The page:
A few weeks ago, my kids and I had a rough day. Out of exhaustion and desperation we ended up in a fast food restaurant drive-through line. It was dinnertime, so the line stretched endlessly. As we waited, I spent the time ignoring the whining from the back seat and calculating the exact number of seconds until bedtime. As you can imagine, the car’s atmosphere ran rather short in the happiness department.
But everything changed when we pulled up to the take-out window. “The person in front of you paid for your meal,” the clerk beamed. In the middle of my seconds countdown and the children’s bickering, a complete stranger had sprinkled in joy. I smiled. The kids cheered. I paid for the person behind us and we madly waved in thanks to the car in front of us. We laughed as we waited to see the people behind us get the news that someone had paid for their meal. They didn’t disappoint. They shouted, “Thank you!”and we waved back. At least three cars full of people went home that day feeling grateful and happy with the world.
This experience made me think. Such a small gesture had a profound impact on our evening. These days, happiness feels like a rare commodity. The world feels antagonistic. And yet, with one small act, all our bad feelings were transformed. What if everyone sought out ways to bring happiness to those around them? After watching the transformation in my own car, I suspect it could change the world.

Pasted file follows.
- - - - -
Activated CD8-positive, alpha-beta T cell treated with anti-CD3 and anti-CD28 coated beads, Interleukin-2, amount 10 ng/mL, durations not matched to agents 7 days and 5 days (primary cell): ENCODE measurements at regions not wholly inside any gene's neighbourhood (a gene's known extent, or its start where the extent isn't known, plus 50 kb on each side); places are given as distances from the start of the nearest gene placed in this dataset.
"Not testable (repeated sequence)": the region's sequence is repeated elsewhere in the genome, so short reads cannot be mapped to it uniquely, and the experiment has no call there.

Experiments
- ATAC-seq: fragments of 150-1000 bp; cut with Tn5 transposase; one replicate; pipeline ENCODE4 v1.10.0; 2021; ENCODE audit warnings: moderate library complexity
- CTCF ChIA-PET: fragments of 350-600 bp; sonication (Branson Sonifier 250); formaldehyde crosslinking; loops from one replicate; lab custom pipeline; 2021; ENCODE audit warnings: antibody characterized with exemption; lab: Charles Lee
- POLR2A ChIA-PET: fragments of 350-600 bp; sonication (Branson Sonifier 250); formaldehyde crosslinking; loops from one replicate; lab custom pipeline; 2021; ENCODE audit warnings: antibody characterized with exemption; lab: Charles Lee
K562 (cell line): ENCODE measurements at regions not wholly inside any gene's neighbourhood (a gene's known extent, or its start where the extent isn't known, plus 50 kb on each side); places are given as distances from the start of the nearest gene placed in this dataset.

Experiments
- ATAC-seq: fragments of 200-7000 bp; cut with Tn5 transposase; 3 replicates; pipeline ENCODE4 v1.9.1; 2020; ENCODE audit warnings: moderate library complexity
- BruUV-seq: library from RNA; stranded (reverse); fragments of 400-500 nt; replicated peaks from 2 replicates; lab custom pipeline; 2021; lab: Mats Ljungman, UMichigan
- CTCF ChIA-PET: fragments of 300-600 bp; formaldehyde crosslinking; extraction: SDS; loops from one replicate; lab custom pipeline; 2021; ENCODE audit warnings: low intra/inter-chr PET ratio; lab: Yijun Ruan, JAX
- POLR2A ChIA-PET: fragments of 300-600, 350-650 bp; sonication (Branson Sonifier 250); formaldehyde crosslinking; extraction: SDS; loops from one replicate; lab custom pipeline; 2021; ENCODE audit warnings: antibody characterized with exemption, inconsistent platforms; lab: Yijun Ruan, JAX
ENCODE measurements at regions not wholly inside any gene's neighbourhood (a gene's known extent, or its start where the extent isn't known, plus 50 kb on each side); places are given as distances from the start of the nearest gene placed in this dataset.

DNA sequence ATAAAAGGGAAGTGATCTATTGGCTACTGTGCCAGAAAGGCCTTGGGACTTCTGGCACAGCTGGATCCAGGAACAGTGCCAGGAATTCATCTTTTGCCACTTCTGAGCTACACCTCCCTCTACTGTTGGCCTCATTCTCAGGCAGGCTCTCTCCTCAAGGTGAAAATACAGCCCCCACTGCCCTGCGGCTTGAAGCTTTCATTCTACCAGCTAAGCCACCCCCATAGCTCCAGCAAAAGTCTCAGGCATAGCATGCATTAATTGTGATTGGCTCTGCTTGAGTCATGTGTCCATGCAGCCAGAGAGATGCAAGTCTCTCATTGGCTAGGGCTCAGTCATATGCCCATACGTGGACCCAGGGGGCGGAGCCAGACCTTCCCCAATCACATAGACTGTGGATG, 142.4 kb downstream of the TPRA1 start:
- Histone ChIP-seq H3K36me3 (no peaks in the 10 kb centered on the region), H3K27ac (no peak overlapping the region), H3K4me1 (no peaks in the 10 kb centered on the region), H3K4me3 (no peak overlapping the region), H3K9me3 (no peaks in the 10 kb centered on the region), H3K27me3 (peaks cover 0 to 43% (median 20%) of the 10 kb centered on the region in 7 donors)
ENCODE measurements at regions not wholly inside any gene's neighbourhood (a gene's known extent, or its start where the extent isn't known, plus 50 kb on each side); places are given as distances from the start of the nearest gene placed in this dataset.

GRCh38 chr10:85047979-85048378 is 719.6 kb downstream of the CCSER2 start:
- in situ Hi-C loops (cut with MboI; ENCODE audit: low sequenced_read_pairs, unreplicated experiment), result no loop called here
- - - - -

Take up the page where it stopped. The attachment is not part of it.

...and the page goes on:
I want my family to be a source of that transformation, to bring happiness into the world when ever possible. My hope is that these small acts will spread joy like ripples in a pond.
This January, along with our personal resolutions, we are setting a new goal as a family: to look for ways to spread happiness to the people around us. I’m not talking about paying for people’s food all the time or running around hugging complete strangers. I want to train myself and my kids to keep a lookout for ways to transform someone else’s day as we move through ours.
Will you join us? When you go to the grocery store, make eye contact with the cashier and smile. Hold the door open for someone on your way out. Leave big tips. Do what you can to brighten the day of those you come in contact with.
I like to think that if enough of us do this, we could change the world. But no matter what happens on a global scale, one thing is certain: acts of kindness have a definite side effect. When we make someone else’s day better, we improve our own as well!